by Jeff Knox
(January 24, 2017) I usually try to avoid using this venue as a stump for talking about the politics inside the NRA. I generally write an annual article offering my suggestions for Board of director candidates and leave it at that, but this year, the NRA Board of Directors has introduced some sweeping bylaw amendments that every NRA member should be concerned about.
Every year at this time, a third of the NRA’s 76-member Board comes up for election. This year, a slate of fifteen bylaw changes is being proposed by “unanimous recommendation” of the Board of Directors. These bylaw changes, presented without debate and no dissenting opinions, are claimed to continue the spirit of the “Cincinnati reforms,” and according to press releases put out under NRA President Alan Cors’ name, to give more power to the members.
Quite to the contrary, the proposed bylaw changes destroy the last vestiges of the reforms enacted during the Cincinnati member revolt of 1977. They remove power from the members, further consolidating control over the Association within the Board’s inner circle and staff.
For most of the past century through 1977, the NRA ballot typically contained 25 names for 25 Board vacancies, unless someone died in office in which case the ballot carried 26 names for 26 vacancies. The names on the ballot were chosen by the Nominating Committee, which was tightly controlled by an inner circle of the Board and staff. No petition process existed. In short, the process was as insular closed as the Russian Politburo of the Cold War.
This slate of bylaw changes puts the NRA firmly on the road back to the “Russian ballot” of days gone by, and locks the Association on that course.
In 1977 a group of members and renegade Board members, upset by the NRA’s reluctance to fulfill its duties in the political arena, and the closed electoral system that made change all but impossible, staged a member revolt at the Annual Meeting of Members in Cincinnati. Operating under the bylaws and not-for-profit law, an insurgent team of members and rebel Board members including Neal Knox and Harlon Carter, moved a slate of bylaw changes that reorganized the organization’s structure and imposed a petition process to get access to the ballot. The members, already angry at a proposal being floated by the NRA brass to move the headquarters out of Washington, were primed to join the rebellion. The meeting lasted from 10:00 in the morning Saturday to 4:00 Sunday morning.
In subsequent years, those member-empowering bylaw amendments have been chipped away. Each strike of the chisel was made with assurances that the latest change would “protect the Cincinnati reforms.” The current proposal paves the way to wipe away the last vestiges.
The proposed bylaw amendments would soon put the petition process out of reach of most members, returning to a closed system that virtually guarantees control of the Board by staff and incumbents.
When Dad wrote the current standard, he set the threshold at 250 voting members. That number was deemed achievable an average member who wanted to take a hand in NRA affairs as a Board member. In this internet age, gathering 250 qualified signatures has become somewhat easier, but setting the bar at anything higher than about 500 would take the process out of reach of most members.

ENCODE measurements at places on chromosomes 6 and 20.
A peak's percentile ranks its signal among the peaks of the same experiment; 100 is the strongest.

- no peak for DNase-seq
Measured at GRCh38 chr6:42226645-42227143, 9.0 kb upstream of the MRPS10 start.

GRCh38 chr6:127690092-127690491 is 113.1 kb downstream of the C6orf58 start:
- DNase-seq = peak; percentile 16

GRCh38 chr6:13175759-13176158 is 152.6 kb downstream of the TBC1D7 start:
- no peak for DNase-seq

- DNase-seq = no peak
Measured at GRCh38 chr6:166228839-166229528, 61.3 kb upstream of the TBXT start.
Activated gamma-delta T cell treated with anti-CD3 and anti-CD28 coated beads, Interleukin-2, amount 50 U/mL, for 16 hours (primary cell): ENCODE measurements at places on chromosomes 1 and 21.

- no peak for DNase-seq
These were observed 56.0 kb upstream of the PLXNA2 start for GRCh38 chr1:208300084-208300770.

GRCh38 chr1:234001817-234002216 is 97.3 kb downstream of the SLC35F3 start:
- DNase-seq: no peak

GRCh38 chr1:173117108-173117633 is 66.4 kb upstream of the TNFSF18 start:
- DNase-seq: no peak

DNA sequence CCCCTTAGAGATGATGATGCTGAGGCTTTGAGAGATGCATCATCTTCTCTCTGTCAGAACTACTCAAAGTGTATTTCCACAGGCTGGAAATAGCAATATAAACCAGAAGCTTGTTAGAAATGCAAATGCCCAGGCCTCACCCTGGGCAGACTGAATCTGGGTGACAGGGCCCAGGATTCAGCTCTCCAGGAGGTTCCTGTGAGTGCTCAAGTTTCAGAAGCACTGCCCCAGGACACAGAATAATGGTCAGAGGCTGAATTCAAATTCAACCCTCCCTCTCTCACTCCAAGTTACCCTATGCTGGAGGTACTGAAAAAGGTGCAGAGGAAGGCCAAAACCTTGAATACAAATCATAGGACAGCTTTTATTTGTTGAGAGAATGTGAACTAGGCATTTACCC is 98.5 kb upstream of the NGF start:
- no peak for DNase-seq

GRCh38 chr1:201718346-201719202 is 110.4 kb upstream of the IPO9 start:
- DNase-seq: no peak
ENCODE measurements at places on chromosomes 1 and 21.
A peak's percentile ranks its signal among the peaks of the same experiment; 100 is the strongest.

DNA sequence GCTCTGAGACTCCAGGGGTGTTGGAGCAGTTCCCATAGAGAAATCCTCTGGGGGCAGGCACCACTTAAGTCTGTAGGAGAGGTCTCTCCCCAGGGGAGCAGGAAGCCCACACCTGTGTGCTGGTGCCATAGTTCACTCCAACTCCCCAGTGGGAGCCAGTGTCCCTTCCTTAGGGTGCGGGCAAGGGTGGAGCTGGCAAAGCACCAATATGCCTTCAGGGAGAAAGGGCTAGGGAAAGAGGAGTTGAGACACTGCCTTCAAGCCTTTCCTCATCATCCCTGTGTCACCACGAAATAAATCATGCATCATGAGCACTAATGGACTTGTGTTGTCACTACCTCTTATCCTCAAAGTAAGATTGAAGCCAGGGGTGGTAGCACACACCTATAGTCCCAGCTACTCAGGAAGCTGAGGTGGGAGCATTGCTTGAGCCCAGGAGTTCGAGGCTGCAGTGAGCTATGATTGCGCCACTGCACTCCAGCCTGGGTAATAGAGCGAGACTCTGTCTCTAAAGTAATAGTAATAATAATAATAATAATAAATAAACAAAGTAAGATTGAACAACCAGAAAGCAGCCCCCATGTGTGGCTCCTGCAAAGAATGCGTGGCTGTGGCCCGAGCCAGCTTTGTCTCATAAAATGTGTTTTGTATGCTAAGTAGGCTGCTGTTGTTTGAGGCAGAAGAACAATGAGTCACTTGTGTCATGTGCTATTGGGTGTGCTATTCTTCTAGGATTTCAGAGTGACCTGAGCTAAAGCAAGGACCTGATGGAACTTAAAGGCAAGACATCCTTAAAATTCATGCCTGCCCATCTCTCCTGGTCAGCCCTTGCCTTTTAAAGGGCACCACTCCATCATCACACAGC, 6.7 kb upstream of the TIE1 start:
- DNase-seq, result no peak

The Board proposes setting a threshold at 0.5% of the voters in the past year’s election. The new threshold will be around that acceptable 500 number, but that’s only true as long as less than 6% of eligible members cast ballots. If turnout were to go up to just 8%, the number of signatures required to qualify for the ballot would go up to close to 900 – beyond the reach of an average member.
As an Endowment Life Member of the NRA who has been very active in NRA politics for almost four decades, I’m very troubled by the key provisions of this bylaw change proposal, and I am urging all voting members to Vote “No” on this proposal. While some of the proposed changes are mostly cosmetic, and others seem logical, the overall effect of the proposed changes is to take power away from the members, and this is an all-or-nothing proposition. You can’t get the good without also accepting the bad – and that’s unacceptable.
If you are an NRA member, I urge you to take a look in your February 2017 issue of your NRA magazine to see if there is a voting package bound into the middle of it. If there is, go to the back of the package where you will find 2 ballots and an envelope. One ballot is for voting on the Board of Directors, the other is for voting on the proposed bylaw amendments.
Whether you vote in the Director election or not, be sure to completely fill in the circle next to the word “No” on the bylaw ballot, put it in the envelope, sign it, and drop it in the mail.
“As the NRA goes, so go our gun rights.” My dad first penned those words more than thirty years ago when the NRA was embroiled in another of its internal struggles. The NRA management likes to think that a placid, compliant NRA is good for gun rights. That is not true. The organization was born out of strife and is at its best when there is tension. For its leaders to relax into complacent incumbency will not yield an NRA that is willing to press the strategic advantage we have now, nor dig in and fight the hard battles that will come when the political pendulum moves the other way.
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For the Board of Directors election, I am recommending just 3 candidates, and no others. They are Sean Maloney, Adam Kraut, and Graham Hill. There are others on the ballot who are also good, but they don’t need my help.